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Introduction to C#

C# (pronounced C sharp) is a general-purpose, multi-paradigm programming language encompassing strong typing, lexically scoped, imperative, declarative, functional, generic, object-oriented (class-based), and component-oriented programming disciplines. It was developed around 2000 by Microsoft within its .NET initiative and later approved as a standard by Ecma (ECMA-334) and ISO (ISO/IEC 23270:2018). C# is one of the programming languages designed for the Common Language Infrastructure.

C# was designed by Anders Hejlsberg, and its development team is currently led by Mads Torgersen. The most recent version is C# 7.3, which was released in 2018.

Keywords

Keywords are predefined, reserved identifiers that have special meanings to the compiler. They cannot be used as identifiers in your program unless they include @ as a prefix. For example, @if is a valid identifier, but if is not because if is a keyword.

The first table in this topic lists keywords that are reserved identifiers in any part of a C# program. The second table in this topic lists the contextual keywords in C#. Contextual keywords have special meaning only in a limited program context and can be used as identifiers outside that context. Generally, as new keywords are added to the C# language, they are added as contextual keywords in order to avoid breaking programs written in earlier versions.

C# Keywords
abstract as base bool
break byte case catch
char checked class const
continue decimal default delegate
do double else enum
event explicit extern false
finally fixed float for
foreach goto if implicit
in int interface internal
is lock long namespace
new null object operator
out override params private
protected public readonly ref
return sbyte sealed short
sizeof stackalloc static string
struct switch this throw
true try typeof uint
ulong unchecked unsafe ushort
using using static virtual void
volatile while    

Contextual Keywords
add alias ascending
async await by
descending dynamic equals
from get global
group into join
let nameof on
orderby partial (type) partial (method)
remove select set
value var when (filter condition)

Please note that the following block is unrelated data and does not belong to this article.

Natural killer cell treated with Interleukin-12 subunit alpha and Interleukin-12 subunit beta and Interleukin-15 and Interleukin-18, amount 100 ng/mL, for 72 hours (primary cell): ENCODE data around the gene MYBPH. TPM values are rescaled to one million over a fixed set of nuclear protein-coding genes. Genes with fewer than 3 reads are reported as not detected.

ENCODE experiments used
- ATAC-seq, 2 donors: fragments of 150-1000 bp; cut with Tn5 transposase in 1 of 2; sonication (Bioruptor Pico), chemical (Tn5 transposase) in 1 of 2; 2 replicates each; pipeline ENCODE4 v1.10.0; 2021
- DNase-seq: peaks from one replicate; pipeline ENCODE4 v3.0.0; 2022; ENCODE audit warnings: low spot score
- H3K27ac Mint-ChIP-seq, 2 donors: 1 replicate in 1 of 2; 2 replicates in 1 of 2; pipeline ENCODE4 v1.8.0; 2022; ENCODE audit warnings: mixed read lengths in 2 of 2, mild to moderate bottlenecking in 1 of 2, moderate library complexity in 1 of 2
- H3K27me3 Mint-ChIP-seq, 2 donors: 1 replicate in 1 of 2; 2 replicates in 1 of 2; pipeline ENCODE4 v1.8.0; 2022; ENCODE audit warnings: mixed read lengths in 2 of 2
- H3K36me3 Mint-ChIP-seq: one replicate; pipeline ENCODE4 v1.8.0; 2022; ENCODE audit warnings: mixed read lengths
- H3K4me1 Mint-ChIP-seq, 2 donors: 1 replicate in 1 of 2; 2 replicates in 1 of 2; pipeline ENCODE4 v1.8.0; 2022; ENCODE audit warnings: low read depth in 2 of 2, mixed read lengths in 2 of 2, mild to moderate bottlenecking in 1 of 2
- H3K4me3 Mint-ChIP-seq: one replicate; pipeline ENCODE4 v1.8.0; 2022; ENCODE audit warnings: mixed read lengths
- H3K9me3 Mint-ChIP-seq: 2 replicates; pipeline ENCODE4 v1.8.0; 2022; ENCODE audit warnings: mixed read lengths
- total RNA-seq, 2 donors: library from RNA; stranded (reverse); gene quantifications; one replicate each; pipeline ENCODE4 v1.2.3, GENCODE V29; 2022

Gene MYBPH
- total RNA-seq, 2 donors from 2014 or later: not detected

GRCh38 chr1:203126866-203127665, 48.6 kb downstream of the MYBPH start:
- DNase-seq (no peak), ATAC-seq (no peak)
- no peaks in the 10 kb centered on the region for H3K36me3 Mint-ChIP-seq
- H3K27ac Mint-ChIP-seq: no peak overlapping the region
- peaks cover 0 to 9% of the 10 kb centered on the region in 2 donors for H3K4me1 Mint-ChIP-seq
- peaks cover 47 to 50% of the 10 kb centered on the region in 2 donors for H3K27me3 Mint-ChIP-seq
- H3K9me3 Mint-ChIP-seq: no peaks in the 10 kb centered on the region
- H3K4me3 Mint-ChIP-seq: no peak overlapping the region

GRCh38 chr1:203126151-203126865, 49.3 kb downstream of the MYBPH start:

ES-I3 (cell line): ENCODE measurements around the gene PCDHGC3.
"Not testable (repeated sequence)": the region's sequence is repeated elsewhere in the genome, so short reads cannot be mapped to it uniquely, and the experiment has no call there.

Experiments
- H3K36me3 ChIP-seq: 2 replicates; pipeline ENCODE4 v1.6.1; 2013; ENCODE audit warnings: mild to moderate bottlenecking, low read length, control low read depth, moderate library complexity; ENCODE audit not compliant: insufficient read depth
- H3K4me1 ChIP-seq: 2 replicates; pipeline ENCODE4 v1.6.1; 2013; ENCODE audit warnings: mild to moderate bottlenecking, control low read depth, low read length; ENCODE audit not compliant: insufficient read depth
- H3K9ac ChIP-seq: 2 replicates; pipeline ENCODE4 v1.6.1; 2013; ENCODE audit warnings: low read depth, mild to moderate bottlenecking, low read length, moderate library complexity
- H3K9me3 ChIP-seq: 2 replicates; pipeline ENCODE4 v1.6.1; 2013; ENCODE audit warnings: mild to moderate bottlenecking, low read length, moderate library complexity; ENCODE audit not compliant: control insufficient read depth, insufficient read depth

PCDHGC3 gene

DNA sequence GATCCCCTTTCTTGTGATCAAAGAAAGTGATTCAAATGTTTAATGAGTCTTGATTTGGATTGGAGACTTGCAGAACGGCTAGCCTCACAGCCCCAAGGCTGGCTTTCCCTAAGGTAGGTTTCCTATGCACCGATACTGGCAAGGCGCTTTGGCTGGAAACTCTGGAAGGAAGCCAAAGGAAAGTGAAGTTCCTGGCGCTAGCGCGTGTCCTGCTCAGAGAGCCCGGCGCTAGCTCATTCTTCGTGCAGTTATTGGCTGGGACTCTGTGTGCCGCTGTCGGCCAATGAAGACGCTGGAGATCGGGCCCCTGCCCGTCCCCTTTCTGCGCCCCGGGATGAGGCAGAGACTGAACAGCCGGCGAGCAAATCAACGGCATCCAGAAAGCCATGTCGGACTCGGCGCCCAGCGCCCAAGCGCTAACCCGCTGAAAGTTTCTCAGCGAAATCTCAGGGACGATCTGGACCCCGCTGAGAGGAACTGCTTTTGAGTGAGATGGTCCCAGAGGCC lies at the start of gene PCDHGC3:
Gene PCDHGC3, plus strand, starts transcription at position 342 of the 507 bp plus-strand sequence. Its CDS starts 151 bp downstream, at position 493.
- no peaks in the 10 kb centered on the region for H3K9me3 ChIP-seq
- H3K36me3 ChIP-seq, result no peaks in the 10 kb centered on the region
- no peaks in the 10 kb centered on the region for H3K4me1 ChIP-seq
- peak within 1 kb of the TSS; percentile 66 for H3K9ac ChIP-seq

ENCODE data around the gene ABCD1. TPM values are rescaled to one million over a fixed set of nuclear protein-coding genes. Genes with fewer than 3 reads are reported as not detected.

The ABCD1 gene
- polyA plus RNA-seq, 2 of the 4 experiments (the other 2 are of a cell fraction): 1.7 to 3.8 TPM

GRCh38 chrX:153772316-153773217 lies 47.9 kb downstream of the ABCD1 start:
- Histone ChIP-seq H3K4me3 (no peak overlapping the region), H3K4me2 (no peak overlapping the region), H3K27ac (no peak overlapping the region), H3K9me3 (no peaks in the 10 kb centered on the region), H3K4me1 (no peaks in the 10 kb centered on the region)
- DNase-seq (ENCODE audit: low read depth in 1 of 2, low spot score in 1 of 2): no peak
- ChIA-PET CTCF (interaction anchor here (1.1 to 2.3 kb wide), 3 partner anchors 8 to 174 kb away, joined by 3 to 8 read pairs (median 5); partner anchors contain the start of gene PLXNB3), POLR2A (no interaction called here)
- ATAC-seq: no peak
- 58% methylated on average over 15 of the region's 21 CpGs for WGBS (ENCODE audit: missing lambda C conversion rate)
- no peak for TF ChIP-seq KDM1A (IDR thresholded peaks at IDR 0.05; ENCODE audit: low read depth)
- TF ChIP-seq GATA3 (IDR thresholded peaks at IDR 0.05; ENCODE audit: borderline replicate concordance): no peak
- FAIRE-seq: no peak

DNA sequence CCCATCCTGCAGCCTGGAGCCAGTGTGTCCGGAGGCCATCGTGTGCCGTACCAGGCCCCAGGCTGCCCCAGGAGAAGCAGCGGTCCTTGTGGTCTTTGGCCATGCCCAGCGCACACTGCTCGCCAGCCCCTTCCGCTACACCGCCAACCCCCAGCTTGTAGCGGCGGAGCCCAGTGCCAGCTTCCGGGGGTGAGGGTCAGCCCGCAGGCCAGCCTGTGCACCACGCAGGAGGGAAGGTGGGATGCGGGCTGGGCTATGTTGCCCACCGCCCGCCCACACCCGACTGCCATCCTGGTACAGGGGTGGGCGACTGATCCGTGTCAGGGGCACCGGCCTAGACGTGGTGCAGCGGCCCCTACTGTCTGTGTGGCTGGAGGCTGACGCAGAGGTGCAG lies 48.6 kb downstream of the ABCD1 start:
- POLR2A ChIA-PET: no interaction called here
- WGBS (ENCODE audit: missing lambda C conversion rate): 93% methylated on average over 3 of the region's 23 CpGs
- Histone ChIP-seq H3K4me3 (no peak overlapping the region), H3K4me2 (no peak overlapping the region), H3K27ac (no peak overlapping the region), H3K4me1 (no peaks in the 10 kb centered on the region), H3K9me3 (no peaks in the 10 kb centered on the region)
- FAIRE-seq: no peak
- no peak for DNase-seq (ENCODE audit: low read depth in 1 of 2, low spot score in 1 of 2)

where (generic type constraint) where (query clause) yield

Arithmetic Operators

Just like mathematics, C# has several arithmetic operators that you can use for computation. They are:

C# Arithmetic Operators
Operator Meaning Example Outcome
+ Add x, y  = 3, 4
z = x + y
z is equal to 7
- Subtract x, y = 3, 4
z = x - y;
z is equal to -1
* Multiply x, y = 3, 4
z = x * y
z is equal to 12
/ Divide x, y = 6, 2
z = x / y
z is equal to 3
% Modulus x, y = 5, 3
z = x % y
z is equal to 2
** Exponent x, y = 2, 3
z = x ** y
z is equal to 8
// Floor Division x, y = 20, 12
z = x // y
z is equal to 1

There are a couple of these operators that need some explanation. First the modulus operator will return the remainder for a division

  • 10 % 3 results in 1 be case 10 / 3 = 3 with a remainder of 1
  • 12 % 7 results in 5 Because 12 / 7 = 1 with a remainder of 5

The floor division operator gives a division of a number where the numbers after the decimal point are truncated.

  • 15 // 4 is 3 because 4 goes into 15 three times; the remainder is truncated.

In other high level languages whole number division gives you a whole number result. This is not the case in Python. If you divide two whole numbers like

Escape Characters

The following table is a complete list of escape characters that can be used to format strings.

Python Escape Characters
Character Description
 \a  Bell 
 \b  Backspace
 \Cx  Control-x
 \e  Escape
 \f  Formfeed
 \M-\C-x  Meta-Control-x
 \n  Newline
\r  Carriage Return
\s  Space
\t  Tab
\v  Vertical Tab
\x  Character x 
\xnn  Hexadecimal notation. Where n is in the range of 0-9, a-f or A-F

Bitwise Operators

Bitwise operators in Python
Operator Meaning Example
& Bitwise AND x& y = 0 (0000 0000)
| Bitwise OR x | y = 14 (0000 1110)
~ Bitwise NOT ~x = -11 (1111 0101)
^ Bitwise XOR x ^ y = 14 (0000 1110)
>> Bitwise right shift x>> 2 = 2 (0000 0010)
<< Bitwise left shift x<< 2 = 40 (0010 1000)